I’ve been thinking a lot about desire. I have been flooded with desire recently, and have been reaching toward living where I want to live and how I want to live. This desire moves me to live a more natural life, living in communion with nature and as part of a larger community where I can be more closely involved in the well-being of my community.
Living in a city is not easy for a highly sensitive person with a history of chronic pain like me. The high costs of living, constant stimulation, noise, people and traffic is taxing on our nervous systems, to say the least. I’ve changed my lifestyle significantly in the past two years. My focus has been on gardening, growing food, volunteering for urban farms and living as close to nature as I can. Yet I desire to be living in a place where I am not so overstimulated, and where I don’t feel I have to hide from the bombardment of activity in my environment.
What I know of desire is that it’s a valuable tool for movement. When we are developing as children and learning to move our desire comes before movement. For instance, our desire moves us toward a toy, another fun object, our caregiver, or an open door. Our desire to explore expands our boundaries. Without desire, we wouldn’t stretch ourselves out of our comfort zone and expand our world. If you’ve ever been around a small child, you know that in order to take away a toy they are playing with you have to show them a new toy, or else you may have a screaming child on your hands. Sometimes when I’m trying to let go of what was comfortable and safe in the past because I’m aware this it’s no longer good for me, I feel like a child throwing a temper tantrum. Although I don’t always yell and scream, I’m aware that inside I’m in some kind of fear-driven fit!
Depression has often infected my life. I think one common aspect of depression is a lack of desire and lack of hope. The two go hand in hand. But lately and annoyingly I’ve noticed how my desire has created suffering in my life, because I then have to let go of what I have in order to move forward. I have to stop grasping so hard to what’s comfortable. This is so scary, especially when it comes to home and feelings around survival.
I’ve been contemplating how many times in my life my desire has been strong and my focus on a particular goal has absorbed me, and my dreams did not come true. On the other hand, when I have experienced a more fleeting desire that I’m not particularly attached to, something unexpected and beautiful has come into being.
I was speaking to a friend about manifesting his desires. He told me that when he gets an idea, he and his wife meditate on what they want and they often manifest it. Though to his dismay, his manifestations comes with many unseen challenges. What we imagine may be perfect may not really be perfect at all.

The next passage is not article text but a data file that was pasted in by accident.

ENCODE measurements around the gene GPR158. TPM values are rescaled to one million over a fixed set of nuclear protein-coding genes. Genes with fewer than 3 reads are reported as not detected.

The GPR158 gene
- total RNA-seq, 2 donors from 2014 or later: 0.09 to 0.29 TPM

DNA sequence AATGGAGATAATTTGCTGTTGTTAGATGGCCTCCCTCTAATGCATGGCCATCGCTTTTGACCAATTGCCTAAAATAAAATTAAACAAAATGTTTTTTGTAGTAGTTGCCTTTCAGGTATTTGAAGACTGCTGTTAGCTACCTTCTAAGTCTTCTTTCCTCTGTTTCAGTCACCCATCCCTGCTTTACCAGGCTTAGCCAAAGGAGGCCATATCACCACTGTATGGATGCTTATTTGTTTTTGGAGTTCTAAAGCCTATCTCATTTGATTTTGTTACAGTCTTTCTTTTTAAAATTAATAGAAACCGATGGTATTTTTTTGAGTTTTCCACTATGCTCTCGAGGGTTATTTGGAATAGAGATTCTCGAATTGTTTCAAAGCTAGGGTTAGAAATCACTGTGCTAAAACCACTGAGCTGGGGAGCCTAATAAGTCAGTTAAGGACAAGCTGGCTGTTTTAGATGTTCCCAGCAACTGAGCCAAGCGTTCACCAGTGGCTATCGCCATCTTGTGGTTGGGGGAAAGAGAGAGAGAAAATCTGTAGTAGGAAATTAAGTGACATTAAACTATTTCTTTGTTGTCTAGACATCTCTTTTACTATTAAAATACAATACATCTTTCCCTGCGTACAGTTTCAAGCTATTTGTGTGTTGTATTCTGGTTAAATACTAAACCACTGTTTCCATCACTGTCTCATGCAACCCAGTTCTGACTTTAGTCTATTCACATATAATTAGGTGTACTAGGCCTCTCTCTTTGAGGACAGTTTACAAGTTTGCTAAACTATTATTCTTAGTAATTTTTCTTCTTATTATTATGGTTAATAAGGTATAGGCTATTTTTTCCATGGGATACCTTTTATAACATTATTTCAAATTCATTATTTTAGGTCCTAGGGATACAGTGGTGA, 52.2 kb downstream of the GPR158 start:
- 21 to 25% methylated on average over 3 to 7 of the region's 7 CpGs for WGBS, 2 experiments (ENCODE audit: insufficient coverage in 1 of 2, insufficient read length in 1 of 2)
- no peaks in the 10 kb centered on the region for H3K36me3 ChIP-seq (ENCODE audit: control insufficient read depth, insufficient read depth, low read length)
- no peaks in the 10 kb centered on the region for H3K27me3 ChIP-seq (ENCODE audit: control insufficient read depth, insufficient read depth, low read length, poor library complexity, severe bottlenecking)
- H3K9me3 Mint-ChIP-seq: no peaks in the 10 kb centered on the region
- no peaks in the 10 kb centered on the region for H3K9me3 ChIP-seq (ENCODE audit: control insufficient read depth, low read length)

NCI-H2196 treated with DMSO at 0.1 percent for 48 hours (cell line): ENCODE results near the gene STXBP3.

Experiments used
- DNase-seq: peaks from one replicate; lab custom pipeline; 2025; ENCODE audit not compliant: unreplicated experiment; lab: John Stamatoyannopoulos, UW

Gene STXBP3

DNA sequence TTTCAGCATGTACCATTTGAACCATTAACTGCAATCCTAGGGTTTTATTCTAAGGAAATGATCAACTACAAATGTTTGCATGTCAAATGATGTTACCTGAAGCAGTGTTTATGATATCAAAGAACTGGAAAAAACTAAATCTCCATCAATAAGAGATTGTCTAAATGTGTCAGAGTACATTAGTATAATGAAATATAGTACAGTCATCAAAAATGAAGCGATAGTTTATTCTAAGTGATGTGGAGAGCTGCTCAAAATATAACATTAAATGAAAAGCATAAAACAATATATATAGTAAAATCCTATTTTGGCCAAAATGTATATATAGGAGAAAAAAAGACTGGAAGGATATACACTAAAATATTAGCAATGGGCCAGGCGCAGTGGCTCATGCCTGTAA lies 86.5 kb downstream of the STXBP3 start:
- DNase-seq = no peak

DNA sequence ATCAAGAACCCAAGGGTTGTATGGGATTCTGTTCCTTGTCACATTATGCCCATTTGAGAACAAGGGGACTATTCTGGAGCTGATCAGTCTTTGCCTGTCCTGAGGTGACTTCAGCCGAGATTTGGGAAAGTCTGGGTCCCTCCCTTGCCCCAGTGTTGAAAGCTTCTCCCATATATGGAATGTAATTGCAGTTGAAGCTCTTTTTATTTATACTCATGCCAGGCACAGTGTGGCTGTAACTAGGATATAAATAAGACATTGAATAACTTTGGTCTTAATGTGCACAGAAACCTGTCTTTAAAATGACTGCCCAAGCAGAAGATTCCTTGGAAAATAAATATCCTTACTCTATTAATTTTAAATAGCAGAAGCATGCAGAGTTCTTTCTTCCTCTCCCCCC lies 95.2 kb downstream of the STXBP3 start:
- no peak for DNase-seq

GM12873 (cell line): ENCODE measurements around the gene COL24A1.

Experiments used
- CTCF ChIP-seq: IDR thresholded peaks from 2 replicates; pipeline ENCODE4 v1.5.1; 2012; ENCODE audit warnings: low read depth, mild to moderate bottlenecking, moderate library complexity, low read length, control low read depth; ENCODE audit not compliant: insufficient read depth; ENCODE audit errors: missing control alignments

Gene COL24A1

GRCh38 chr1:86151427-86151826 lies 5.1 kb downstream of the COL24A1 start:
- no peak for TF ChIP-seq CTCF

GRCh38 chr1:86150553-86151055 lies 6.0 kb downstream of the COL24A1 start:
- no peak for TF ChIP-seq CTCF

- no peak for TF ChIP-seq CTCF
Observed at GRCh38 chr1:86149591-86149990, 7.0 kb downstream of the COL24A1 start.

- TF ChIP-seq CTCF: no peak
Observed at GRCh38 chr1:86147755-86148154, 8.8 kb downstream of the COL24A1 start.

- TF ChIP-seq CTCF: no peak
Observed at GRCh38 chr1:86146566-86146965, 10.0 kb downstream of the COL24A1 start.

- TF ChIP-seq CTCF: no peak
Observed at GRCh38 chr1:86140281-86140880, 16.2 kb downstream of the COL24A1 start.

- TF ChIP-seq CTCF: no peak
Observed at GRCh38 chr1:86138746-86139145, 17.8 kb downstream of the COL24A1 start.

I wonder if we just don’t know what we really want. How many of us desire dreams that don’t come to fruition? How many of us struggle to achieve a goal and lose sight of each step? Our worries drown out our tiny accomplishments. Maybe our dreams are simply gestating but we think nothing is happening. Equally damaging is when our dreams take unexpected twists and turns and we believe we are failing.
This makes me think of a quote I have on my bathroom wall by Alice Walker: “Expect nothing. Live frugally on surprise.”
Perhaps it’s better to embrace the mystery of life? Rather than to keep reaching into the future and grasping onto whatever we think may bring us happiness? Any spiritually-minded person knows that an obsession with happiness that will come in the future can cause us to completely overlook what we have now. And the future will most likely not be any better for us.
Yet sometimes we do need to make some serious changes for our health and well-being and to effect those around us more positively. Sometimes we do need to make different choices. If desire helps us to move, well, then where is this balance between accepting things as they are with a deep desire for change?
Our minds mess us up again and again. In the Buddhist text Pali Canon, it speaks of nekkhamma, meaning to practice letting go of what we lust, crave and desire. Desire creates attachment to the world and worldly things and this creates suffering. But as human beings we can’t let go of cravings and desires. In my limited understanding of this Buddhist thought, it is not that we should not have attachments, that’s not really possible, but rather we should practice letting go of all the thoughts and worries around our desires. The paradox is that the only way to do that is to get into our desires. Pushing away our desires is like pushing down our thoughts. Eventually they will rise to the surface like a burning fire.
We may want to look closely at our desires – what is the core of our desires? Is it steeped in seeking truth, knowledge and liberation? If so, then having desire may not be problematic or contradictory at all.
I like this idea of attachment and detachment by understanding our desires. If we feel the energy of our dreams and desires and practice watching all the thoughts, worries and fears with them we may be much happier. We want our desires to ignite our hopes and fuel our dreams but we only want to hold on to them with a tethered string that can break at any time. The goal is that it does not break us!
We may break down and cry about our broken dreams and throw a fit from time to time. But when our dreams take unknown turns, we can try to be open to something else showing up that we did not expect and will surprise us.